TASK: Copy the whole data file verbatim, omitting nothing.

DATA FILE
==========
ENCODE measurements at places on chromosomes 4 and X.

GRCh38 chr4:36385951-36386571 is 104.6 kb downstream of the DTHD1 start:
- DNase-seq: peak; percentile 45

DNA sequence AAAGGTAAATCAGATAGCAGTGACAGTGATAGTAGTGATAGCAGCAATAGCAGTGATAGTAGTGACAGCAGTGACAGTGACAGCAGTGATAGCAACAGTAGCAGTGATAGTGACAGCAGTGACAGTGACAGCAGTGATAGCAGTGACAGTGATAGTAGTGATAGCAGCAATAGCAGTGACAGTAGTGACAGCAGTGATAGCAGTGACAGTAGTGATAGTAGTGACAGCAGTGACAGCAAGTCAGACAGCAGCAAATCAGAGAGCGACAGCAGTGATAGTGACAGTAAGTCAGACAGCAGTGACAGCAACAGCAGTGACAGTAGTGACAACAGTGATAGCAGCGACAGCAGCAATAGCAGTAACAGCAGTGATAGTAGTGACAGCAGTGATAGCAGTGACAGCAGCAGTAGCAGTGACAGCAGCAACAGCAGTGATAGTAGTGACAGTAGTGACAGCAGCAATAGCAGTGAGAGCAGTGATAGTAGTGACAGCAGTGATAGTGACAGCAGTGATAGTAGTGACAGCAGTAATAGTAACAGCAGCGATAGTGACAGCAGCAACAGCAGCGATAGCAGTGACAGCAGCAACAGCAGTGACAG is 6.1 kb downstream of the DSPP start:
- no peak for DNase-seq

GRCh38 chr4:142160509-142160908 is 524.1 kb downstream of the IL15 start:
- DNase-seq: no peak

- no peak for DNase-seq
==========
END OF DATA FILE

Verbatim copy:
ENCODE measurements at places on chromosomes 4 and X.

GRCh38 chr4:36385951-36386571 is 104.6 kb downstream of the DTHD1 start:
- DNase-seq: peak; percentile 45

DNA sequence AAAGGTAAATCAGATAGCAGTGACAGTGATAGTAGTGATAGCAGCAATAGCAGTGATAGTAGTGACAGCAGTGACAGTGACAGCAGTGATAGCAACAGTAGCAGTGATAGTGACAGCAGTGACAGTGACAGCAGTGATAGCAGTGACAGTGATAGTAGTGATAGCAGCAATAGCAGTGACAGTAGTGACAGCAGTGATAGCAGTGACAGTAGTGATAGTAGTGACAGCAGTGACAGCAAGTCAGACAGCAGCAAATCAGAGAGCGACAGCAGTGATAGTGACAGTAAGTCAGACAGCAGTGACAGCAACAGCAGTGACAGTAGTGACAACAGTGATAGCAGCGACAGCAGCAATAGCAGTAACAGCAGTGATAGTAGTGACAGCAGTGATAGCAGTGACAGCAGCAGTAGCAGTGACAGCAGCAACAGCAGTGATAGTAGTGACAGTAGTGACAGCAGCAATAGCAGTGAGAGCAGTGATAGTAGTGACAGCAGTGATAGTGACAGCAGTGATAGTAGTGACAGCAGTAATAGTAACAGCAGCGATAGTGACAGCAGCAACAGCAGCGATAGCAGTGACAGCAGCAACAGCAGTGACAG is 6.1 kb downstream of the DSPP start:
- no peak for DNase-seq

GRCh38 chr4:142160509-142160908 is 524.1 kb downstream of the IL15 start:
- DNase-seq: no peak

- no peak for DNase-seq